Transactions on Software Engineering

The IEEE Transactions on Software Engineering (TSE) is an archival journal published bimonthly. We are interested in well-defined theoretical results and empirical studies that have potential impact on the construction, analysis, or management of software. Read the full scope of TSE

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From the May 2015 Issue

Mining Version Histories for Detecting Code Smells

By Fabio Palomba, Student Member, IEEE, Gabriele Bavota, Massimiliano Di Penta, Rocco Oliveto, Denys Poshyvanyk, and Andrea De Lucia,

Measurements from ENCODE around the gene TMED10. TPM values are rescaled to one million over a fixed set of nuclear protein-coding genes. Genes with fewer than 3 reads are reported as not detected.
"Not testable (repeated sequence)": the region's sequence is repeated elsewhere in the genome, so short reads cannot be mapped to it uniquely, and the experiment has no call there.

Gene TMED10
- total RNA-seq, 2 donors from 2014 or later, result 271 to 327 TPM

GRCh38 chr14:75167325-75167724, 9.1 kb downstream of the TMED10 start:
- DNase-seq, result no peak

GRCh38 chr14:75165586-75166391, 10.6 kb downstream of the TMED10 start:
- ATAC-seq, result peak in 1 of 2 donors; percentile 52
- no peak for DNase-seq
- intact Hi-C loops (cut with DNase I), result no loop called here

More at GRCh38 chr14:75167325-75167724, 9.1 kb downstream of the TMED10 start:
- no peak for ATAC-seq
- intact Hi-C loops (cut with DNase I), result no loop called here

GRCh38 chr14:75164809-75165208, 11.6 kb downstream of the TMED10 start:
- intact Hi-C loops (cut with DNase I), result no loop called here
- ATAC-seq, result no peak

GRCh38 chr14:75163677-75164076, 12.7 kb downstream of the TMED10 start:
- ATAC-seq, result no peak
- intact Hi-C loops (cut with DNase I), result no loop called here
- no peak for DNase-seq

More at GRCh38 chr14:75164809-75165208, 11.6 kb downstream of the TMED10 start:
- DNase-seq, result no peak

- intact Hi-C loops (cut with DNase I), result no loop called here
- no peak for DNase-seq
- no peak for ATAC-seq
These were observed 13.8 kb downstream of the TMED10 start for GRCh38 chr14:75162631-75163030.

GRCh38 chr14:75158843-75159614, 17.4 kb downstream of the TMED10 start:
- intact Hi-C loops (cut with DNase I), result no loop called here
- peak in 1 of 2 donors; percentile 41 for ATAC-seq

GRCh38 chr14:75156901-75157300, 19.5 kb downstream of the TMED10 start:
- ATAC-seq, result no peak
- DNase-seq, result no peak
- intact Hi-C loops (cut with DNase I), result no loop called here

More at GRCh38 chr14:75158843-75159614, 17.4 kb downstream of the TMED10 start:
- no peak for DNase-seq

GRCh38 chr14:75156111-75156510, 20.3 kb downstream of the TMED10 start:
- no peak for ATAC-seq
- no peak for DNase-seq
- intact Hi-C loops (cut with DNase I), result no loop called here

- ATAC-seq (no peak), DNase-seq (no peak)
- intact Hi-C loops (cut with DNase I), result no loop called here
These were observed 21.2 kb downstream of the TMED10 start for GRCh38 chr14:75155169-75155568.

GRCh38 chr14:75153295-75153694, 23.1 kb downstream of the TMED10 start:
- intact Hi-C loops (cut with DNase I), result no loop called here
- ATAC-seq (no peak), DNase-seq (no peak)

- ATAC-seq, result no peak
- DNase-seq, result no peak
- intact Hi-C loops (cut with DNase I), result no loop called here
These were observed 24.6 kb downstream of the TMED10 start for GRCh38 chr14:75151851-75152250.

Featured article thumbnail imageCode smells are symptoms of poor design and implementation choices that may hinder code comprehension, and possibly increase change- and fault-proneness. While most of the detection techniques just rely on structural information, many code smells are intrinsically characterized by how code elements change over time. In this paper, we propose H istorical Information for Smell deTection (HIST), an approach exploiting change history information to detect instances of five different code smells, namely Divergent Change, Shotgun Surgery, Parallel Inheritance, Blob, and Feature Envy. We evaluate HIST in two empirical studies. The first, conducted on 20 open source projects, aimed at assessing the accuracy of HIST in detecting instances of the code smells mentioned above. The results indicate that the precision of HIST ranges between 72 and 86 percent, and its recall ranges between 58 and 100 percent. Also, results of the first study indicate that HIST is able to identify code smells that cannot be identified by competitive approaches solely based on code analysis of a single system’s snapshot. Then, we conducted a second study aimed at investigating to what extent the code smells detected by HIST (and by competitive code analysis techniques) reflect developers’ perception of poor design and implementation choices. We involved 12 developers of four open source projects that recognized more than 75 percent of the code smell instances identified by HIST as actual design/implementation problems.

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